As most dog lovers know, our companions are descendants of wolves. Though they may look completely different these days and have changed dramatically over the years, their DNA is still pretty much the same as their wolf relatives.
Knowing this makes it a little easier to understand why our dogs do some of the things they do, like chasing small animals, digging, and that cute circling thing they do before lying down, for example.
Another thing that our dogs do as a result of their genetics is howling. While dog owners everywhere are mixed on their views of this perplexing practice, it’s a natural thing for our dogs to do. There are numerous reasons for dogs to howl, but at its core, howling is simply a form of communication.
For those of us who think our dog’s howling is cute, we wonder if it’s ok for us to join them. There are different schools of thought on this subject, with one side believing that it’s a cruel thing to do to a dog. The other side, however, believes it to be a form of bonding, an activity that a pack would normally do together in the wild.
So, what’s a dog lover to do? Is it ok for us to howl with your dog, or are you subjecting them to cruelty by doing so? This post will help you to clear up the question of whether or not it’s ok to howl with your dog.
Is it Ok to Howl with Your Dog?
So, is it ok to join in and howl along with your dog? The short answer: it depends. The long answer: maybe, but it’s important to find out the reason your dog is howling in the first place. Some howls are perfectly fine to “sing” along with, while others warrant more serious attention. Read along with me and we’ll uncover the answer to this age-old question:
Reasons Dogs Howl
Let’s start by decoding this mysterious behavior, so we can get a better idea of why our dogs do it in the first place:
Here I Am!
One of the reasons that dogs howl is to let their pack know where they are. In the wild, when the pack becomes separated, this is their preferred means of communication — a howl can be heard for long distances and the other pack members can pinpoint the location of the lone dog easily through a series of howls back and forth.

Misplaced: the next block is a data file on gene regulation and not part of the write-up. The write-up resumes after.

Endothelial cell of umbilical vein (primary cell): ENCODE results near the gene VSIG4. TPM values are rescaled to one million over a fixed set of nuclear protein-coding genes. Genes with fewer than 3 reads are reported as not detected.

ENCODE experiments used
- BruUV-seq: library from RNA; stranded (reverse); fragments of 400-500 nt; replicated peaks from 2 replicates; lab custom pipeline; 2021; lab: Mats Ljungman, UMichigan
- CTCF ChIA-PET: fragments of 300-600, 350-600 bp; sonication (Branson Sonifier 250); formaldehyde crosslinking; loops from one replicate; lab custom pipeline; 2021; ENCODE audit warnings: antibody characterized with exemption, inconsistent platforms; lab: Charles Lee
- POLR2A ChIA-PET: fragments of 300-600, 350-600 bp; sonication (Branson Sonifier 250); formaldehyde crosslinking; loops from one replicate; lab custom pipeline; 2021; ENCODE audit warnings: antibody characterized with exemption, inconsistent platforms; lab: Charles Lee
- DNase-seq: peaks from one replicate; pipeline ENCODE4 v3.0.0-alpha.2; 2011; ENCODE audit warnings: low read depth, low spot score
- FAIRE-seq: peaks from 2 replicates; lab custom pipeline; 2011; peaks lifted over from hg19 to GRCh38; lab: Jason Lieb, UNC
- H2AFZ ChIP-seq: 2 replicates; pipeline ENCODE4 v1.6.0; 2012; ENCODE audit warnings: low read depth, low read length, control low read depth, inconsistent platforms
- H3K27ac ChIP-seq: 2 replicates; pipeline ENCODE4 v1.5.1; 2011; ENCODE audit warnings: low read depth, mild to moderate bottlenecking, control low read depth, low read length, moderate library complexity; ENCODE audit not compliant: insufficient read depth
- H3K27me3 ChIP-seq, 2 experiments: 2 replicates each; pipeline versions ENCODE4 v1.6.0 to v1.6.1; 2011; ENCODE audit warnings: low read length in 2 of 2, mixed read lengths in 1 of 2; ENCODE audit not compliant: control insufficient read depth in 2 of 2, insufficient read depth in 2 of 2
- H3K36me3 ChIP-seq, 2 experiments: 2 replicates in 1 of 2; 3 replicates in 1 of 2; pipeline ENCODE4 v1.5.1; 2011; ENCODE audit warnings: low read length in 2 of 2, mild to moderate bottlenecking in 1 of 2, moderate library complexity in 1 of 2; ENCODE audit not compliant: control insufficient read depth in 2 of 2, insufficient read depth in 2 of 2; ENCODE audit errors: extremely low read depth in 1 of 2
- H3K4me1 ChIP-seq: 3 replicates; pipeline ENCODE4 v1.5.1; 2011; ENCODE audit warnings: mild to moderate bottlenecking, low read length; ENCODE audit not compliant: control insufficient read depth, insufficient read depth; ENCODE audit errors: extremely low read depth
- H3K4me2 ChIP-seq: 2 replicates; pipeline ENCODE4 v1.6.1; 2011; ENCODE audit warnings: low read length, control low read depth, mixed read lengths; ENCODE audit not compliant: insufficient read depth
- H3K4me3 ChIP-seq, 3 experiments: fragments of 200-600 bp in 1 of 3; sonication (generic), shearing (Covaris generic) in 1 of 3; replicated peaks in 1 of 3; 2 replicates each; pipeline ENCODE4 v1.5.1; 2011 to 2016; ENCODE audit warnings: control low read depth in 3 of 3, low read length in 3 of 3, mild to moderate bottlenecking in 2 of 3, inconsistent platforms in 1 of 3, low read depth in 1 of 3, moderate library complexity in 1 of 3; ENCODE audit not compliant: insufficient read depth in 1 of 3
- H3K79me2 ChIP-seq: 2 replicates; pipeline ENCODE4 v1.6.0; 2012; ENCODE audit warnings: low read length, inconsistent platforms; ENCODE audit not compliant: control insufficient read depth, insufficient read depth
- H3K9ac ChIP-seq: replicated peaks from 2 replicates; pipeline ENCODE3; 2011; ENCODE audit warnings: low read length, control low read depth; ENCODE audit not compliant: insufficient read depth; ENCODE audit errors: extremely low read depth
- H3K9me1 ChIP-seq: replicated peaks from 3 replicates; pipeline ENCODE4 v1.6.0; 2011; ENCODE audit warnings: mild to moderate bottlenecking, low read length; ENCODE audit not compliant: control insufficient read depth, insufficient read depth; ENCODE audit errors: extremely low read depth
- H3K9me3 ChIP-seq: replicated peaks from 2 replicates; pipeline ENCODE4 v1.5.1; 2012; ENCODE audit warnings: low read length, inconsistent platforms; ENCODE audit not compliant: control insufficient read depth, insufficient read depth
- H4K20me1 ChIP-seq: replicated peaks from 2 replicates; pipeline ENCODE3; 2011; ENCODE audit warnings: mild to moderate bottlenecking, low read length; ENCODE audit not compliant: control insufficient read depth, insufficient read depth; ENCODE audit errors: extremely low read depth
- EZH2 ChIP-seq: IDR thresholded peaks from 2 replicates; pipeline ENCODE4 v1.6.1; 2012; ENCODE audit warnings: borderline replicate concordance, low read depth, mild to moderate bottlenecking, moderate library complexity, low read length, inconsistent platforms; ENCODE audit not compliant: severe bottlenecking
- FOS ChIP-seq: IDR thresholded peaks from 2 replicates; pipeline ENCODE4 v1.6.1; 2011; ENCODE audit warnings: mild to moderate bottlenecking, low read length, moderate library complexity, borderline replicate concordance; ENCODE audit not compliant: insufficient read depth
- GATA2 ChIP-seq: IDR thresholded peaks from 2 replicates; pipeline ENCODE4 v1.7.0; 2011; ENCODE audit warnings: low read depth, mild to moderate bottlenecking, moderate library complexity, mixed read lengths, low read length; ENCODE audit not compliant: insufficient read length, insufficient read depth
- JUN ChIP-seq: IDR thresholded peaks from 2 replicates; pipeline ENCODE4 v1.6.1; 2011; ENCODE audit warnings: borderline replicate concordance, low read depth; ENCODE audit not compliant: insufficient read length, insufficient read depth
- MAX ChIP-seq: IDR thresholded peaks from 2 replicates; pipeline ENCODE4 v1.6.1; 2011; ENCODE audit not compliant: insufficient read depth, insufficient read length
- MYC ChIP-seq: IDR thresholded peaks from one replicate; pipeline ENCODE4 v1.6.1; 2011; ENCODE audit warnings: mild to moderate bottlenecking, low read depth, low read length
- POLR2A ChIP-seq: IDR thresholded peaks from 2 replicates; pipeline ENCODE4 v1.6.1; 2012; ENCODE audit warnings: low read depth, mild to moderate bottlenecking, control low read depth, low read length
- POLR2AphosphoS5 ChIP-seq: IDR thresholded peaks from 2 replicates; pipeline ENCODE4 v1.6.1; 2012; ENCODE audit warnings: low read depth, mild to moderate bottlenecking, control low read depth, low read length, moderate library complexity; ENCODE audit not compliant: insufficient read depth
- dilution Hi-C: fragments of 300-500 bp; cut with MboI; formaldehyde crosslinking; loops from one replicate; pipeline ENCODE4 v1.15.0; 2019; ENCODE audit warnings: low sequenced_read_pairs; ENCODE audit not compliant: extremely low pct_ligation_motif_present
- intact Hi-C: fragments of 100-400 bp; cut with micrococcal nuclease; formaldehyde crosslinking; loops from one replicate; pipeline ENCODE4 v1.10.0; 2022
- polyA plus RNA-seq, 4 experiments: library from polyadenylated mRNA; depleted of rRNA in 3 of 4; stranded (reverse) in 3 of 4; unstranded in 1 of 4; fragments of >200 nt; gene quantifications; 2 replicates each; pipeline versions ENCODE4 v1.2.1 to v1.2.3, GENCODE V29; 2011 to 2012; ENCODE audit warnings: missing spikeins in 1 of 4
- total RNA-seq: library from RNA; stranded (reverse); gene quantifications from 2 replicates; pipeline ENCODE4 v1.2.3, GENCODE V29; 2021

This can also happen when your dog hears a fire truck or other type of siren. He’s responding to the call, so to speak, letting the other “dog” know he heard them and giving them his location. This type of howling is the most adorable in my opinion, and I frequently join in when my dog does it — whether wrong or right it feels like we’re bonding to me!
Just Joining the Conversation
If you live in an area with even a handful of dog neighbors, you’ll likely hear them howling together from time to time. Dogs hear other dogs howling and voluntarily jump into the conversation; a canine way of saying “me too, neighbor!” This is very common in neighborhoods with large dog populations — it seems to be their preferred method of communication!
This goes for barking, too — when one dog barks it’s very common for any dogs within ear shot to start barking as well, starting up a whole flurry of barking dogs in the neighborhood. This is often confusing to us as we don’t understand why our dogs are barking, but our dogs’ hearing is four times more sensitive than ours — meaning they can hear plenty of things that we can’t.
I Need Attention